Takeshi Nakayama

Faculty of Business, Kyoritsu Women’s University, Tokyo, Japan


Abstract: Although entrepreneurial activity is an engine for stimulating innovation and economic growth, its growth rate in Japan has been declining since 1980 and is at an internationally low level. While policies to increase the growth rate must be strengthened, as the first step, increasing the number of entrepreneurs will require increasing the number of people interested in starting a business. Thus, it is necessary to identify the factors that promote entrepreneurial intention to increase the number of entrepreneurs. The theory of planned behaviour (TPB) is well-known for identifying factors that determine entrepreneurial intention regarding human psychology and attitude. However, it is also considered that there are other factors (experience and knowledge) from the aspect of work and practice. We focus on employees in their 20s and 30s working in small and medium-sized companies that have produced many entrepreneurs, and measure the degree of knowledge influence about entrepreneurship and practical experiences such as new product planning, job change, side job, and sales on entrepreneurial intention. Multiple regression analysis using a questionnaire (self-administered), which is based on hypotheses drawn from previous research, reveals that, among the six factors, entrepreneurial education and experience in new product planning, experience in selling products, and side job experience were the most important factors in influencing entrepreneurial intentions.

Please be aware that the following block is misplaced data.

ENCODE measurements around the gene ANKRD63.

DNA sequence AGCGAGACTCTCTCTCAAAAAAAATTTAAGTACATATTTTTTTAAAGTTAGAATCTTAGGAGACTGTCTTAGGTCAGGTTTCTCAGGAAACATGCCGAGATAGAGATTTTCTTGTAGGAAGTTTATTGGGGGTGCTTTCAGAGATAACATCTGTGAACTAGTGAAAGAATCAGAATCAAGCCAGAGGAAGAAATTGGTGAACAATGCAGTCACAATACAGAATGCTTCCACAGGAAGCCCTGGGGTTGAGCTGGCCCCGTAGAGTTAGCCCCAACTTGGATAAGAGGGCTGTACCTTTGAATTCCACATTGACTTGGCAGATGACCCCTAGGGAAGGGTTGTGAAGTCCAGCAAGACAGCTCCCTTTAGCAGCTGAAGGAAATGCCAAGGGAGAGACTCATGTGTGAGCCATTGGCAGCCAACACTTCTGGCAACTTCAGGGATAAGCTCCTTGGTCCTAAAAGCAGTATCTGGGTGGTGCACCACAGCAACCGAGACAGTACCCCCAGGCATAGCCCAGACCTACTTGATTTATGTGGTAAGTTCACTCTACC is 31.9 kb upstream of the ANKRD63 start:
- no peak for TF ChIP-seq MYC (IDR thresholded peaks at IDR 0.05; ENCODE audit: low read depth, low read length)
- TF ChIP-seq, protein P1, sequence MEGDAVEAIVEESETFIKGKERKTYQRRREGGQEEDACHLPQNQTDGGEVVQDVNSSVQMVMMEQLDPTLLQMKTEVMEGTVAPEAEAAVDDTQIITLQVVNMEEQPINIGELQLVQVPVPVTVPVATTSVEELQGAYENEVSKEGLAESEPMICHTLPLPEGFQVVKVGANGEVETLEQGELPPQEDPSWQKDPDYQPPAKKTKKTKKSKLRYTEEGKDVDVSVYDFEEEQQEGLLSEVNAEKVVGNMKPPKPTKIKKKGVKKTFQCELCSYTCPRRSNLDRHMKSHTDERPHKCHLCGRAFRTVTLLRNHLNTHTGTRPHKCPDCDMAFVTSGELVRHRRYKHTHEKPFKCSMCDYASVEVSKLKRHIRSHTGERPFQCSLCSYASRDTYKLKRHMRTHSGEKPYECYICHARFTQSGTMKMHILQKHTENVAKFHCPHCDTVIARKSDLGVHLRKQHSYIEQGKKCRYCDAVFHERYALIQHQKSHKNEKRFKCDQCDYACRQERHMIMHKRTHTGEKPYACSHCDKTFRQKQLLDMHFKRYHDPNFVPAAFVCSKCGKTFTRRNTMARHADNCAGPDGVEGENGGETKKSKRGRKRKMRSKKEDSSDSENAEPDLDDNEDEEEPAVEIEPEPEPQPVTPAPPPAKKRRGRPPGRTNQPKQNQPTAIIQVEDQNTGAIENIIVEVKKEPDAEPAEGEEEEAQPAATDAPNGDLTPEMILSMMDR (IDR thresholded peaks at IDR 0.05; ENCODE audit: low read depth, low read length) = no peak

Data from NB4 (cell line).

Keywords: entrepreneurial intention, work experience, SME, office worker, Japanese company.

JEL Classification: M0, M1, M50, M13.



Nakayama, T., 2022. The Impact of Specific Work Experience of Japanese SME Employees on Entrepreneurial Intention. Oradea Journal of Business and Economics, 7(2), pp. 8–16, http://doi.org/10.47535/1991ojbe152.